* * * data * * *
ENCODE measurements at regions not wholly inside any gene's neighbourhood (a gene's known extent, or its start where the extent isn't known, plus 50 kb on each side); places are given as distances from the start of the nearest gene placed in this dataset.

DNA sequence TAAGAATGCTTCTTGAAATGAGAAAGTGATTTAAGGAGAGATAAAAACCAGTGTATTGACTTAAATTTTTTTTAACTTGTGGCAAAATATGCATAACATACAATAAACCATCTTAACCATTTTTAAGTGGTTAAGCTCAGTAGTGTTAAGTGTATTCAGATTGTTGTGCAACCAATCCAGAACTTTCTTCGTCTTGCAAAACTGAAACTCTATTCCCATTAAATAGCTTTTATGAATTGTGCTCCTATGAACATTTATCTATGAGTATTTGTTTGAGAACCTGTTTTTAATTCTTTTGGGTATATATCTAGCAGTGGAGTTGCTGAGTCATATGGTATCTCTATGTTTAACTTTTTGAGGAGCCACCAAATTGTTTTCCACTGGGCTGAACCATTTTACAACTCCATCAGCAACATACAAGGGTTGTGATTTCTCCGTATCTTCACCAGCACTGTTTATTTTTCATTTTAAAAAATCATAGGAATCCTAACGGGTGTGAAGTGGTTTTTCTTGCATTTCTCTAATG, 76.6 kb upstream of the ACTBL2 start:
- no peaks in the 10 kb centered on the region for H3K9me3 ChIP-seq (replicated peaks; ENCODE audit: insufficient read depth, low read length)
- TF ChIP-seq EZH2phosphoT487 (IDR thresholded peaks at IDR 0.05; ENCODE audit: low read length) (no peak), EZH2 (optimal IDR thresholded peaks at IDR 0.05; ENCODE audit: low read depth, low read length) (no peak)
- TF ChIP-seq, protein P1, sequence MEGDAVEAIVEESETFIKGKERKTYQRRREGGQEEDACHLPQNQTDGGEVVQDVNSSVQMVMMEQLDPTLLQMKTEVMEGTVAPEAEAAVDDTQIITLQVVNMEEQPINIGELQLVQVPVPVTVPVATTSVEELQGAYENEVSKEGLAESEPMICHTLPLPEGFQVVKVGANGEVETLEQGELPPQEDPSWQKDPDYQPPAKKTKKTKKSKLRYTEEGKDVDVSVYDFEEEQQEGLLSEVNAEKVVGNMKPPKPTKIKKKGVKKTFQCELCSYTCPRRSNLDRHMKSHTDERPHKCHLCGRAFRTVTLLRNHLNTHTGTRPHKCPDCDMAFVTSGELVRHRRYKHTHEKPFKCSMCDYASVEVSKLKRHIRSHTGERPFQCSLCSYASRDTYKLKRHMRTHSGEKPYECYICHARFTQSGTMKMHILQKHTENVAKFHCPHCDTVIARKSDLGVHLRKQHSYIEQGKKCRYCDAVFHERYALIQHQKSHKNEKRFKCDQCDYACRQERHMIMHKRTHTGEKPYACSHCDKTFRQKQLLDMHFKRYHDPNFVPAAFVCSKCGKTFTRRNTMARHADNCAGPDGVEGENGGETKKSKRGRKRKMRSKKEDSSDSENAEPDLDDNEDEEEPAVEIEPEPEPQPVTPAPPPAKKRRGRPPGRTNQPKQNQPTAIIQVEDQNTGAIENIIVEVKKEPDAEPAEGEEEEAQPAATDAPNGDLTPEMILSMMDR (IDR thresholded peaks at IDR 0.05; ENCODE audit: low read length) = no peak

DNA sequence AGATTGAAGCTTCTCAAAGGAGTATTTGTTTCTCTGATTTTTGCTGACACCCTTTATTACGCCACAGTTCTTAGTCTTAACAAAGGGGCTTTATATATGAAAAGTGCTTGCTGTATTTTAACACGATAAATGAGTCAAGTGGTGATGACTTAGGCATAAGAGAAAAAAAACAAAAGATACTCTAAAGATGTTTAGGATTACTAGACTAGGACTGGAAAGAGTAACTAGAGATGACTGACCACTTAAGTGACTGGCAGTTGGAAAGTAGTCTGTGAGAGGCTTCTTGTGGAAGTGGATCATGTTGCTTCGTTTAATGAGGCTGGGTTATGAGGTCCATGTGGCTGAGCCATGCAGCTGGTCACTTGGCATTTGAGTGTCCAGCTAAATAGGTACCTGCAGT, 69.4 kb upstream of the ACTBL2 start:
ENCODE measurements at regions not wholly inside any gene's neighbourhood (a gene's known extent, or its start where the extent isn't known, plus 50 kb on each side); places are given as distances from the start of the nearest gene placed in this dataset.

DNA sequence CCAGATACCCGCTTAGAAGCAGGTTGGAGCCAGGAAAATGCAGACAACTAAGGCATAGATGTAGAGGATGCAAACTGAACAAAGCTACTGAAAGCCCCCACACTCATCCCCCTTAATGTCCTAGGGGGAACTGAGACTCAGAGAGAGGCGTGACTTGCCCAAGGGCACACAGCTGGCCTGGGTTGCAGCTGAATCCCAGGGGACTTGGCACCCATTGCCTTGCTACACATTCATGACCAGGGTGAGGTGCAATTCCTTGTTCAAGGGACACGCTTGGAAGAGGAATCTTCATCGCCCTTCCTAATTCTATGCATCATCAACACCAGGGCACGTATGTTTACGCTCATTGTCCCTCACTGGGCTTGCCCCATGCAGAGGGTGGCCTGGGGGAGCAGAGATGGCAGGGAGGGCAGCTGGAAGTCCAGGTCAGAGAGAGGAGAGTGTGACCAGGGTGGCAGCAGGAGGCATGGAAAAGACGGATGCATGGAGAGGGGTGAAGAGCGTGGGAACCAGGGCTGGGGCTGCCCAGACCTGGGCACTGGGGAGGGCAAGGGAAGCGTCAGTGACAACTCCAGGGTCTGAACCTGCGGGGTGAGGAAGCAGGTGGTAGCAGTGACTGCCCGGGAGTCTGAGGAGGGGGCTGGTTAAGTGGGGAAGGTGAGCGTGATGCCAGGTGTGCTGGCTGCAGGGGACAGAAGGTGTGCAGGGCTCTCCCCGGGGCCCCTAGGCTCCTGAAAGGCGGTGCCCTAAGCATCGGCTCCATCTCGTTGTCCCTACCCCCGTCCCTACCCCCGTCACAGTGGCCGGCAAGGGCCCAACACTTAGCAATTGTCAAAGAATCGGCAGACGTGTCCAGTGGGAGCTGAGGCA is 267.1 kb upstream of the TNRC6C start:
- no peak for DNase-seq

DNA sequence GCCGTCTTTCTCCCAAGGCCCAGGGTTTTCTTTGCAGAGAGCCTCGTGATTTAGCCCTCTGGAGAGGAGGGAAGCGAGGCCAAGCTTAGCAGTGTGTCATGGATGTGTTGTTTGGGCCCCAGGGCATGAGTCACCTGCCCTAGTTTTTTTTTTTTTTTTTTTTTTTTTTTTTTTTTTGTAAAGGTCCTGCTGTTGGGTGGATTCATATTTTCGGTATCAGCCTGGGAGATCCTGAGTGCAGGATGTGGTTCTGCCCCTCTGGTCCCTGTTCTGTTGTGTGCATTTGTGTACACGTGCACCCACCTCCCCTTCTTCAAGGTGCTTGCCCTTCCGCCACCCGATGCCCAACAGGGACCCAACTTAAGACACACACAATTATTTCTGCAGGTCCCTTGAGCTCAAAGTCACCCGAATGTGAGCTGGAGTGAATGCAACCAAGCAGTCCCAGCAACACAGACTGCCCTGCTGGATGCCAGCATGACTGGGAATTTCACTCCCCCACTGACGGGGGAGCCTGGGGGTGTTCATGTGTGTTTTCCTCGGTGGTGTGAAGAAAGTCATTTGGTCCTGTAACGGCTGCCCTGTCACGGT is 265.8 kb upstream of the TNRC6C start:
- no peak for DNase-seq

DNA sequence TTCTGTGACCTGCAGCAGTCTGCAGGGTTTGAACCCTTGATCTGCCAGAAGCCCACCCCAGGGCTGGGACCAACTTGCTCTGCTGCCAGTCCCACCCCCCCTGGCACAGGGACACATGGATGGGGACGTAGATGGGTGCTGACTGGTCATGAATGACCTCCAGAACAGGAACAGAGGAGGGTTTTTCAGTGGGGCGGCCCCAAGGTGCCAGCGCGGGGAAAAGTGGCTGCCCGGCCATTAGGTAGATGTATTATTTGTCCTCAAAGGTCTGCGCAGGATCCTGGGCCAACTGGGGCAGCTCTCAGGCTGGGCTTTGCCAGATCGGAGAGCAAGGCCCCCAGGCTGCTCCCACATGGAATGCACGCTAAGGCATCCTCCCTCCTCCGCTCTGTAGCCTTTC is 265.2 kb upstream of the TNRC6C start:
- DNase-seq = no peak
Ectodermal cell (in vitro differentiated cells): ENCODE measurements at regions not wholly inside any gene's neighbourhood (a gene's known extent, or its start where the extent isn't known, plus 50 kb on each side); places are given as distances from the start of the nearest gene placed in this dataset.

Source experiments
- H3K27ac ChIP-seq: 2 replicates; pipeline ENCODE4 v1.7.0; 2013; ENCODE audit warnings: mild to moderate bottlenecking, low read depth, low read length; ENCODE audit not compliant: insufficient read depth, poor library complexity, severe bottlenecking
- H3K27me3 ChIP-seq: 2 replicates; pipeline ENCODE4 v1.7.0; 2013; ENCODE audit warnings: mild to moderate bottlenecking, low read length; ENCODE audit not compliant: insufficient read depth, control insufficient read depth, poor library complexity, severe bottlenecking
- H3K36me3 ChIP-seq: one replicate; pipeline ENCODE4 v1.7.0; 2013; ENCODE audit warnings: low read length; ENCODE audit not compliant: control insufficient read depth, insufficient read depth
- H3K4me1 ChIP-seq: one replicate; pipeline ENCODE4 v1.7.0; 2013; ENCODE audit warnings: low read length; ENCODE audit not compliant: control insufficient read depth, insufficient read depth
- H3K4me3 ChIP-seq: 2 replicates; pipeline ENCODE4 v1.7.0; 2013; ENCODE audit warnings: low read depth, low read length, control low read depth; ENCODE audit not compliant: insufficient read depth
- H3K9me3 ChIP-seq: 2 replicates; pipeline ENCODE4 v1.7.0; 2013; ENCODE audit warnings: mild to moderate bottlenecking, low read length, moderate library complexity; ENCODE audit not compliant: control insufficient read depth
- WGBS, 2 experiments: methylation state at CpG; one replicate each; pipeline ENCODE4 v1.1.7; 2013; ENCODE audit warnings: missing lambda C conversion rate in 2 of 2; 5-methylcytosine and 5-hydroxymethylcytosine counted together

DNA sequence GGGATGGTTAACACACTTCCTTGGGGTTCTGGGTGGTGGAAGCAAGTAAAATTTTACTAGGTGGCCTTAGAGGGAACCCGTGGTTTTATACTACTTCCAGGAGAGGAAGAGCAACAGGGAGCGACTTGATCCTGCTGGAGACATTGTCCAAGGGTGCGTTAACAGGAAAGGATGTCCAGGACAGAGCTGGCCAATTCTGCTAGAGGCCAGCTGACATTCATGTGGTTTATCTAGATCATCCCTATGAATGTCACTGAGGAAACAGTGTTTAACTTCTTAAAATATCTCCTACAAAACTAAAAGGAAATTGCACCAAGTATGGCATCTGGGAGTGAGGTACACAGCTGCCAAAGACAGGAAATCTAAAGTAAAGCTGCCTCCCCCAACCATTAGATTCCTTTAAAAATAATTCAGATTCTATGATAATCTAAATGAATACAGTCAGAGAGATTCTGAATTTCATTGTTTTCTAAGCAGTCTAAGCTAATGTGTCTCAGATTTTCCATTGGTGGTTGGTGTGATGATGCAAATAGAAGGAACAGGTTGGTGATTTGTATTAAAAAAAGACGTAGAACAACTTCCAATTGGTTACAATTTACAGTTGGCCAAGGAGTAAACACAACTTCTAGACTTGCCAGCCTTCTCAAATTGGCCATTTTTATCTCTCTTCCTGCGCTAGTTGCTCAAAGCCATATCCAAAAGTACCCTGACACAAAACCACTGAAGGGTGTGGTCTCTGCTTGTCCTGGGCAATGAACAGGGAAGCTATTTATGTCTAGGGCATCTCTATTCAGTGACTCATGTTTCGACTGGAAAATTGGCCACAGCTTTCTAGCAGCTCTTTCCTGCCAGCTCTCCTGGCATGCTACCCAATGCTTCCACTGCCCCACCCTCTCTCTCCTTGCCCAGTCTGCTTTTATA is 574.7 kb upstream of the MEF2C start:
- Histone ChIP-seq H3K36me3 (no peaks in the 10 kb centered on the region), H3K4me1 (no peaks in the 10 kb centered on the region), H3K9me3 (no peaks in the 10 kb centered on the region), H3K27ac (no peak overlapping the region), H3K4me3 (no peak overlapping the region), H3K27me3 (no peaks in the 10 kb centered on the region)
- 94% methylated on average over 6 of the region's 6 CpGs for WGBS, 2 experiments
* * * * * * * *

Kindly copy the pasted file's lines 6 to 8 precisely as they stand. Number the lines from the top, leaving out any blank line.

DNA sequence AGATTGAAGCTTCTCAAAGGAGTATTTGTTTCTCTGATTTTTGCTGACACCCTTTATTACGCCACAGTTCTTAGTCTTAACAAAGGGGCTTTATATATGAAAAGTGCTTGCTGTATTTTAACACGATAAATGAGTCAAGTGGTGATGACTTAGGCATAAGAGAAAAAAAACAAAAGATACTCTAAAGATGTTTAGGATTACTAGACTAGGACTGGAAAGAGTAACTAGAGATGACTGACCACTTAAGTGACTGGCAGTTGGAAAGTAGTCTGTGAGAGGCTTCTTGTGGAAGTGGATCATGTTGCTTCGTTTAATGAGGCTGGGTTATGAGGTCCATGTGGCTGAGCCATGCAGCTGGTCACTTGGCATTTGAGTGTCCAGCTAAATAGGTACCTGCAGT, 69.4 kb upstream of the ACTBL2 start:
ENCODE measurements at regions not wholly inside any gene's neighbourhood (a gene's known extent, or its start where the extent isn't known, plus 50 kb on each side); places are given as distances from the start of the nearest gene placed in this dataset.

DNA sequence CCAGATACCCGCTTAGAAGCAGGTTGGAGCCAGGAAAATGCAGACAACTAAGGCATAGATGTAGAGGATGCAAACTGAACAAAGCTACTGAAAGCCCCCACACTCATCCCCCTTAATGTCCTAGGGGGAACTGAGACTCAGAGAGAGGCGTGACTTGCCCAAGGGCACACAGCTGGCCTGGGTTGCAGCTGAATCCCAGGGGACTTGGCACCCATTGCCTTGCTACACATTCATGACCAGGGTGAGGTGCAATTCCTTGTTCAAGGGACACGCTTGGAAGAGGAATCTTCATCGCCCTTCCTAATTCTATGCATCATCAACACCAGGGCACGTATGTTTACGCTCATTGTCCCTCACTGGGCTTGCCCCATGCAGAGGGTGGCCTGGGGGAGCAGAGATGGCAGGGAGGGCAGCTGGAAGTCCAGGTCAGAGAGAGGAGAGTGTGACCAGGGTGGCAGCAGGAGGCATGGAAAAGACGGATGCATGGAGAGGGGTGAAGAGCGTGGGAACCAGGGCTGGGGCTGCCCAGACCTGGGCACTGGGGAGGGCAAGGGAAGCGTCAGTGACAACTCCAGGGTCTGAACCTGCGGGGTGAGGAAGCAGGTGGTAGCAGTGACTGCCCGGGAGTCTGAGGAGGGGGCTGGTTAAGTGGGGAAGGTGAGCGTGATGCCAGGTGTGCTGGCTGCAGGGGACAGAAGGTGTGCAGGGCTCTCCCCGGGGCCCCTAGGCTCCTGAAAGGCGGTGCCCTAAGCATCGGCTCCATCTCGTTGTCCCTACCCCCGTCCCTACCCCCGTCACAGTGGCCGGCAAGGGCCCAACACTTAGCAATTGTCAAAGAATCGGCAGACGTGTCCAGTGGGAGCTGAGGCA is 267.1 kb upstream of the TNRC6C start: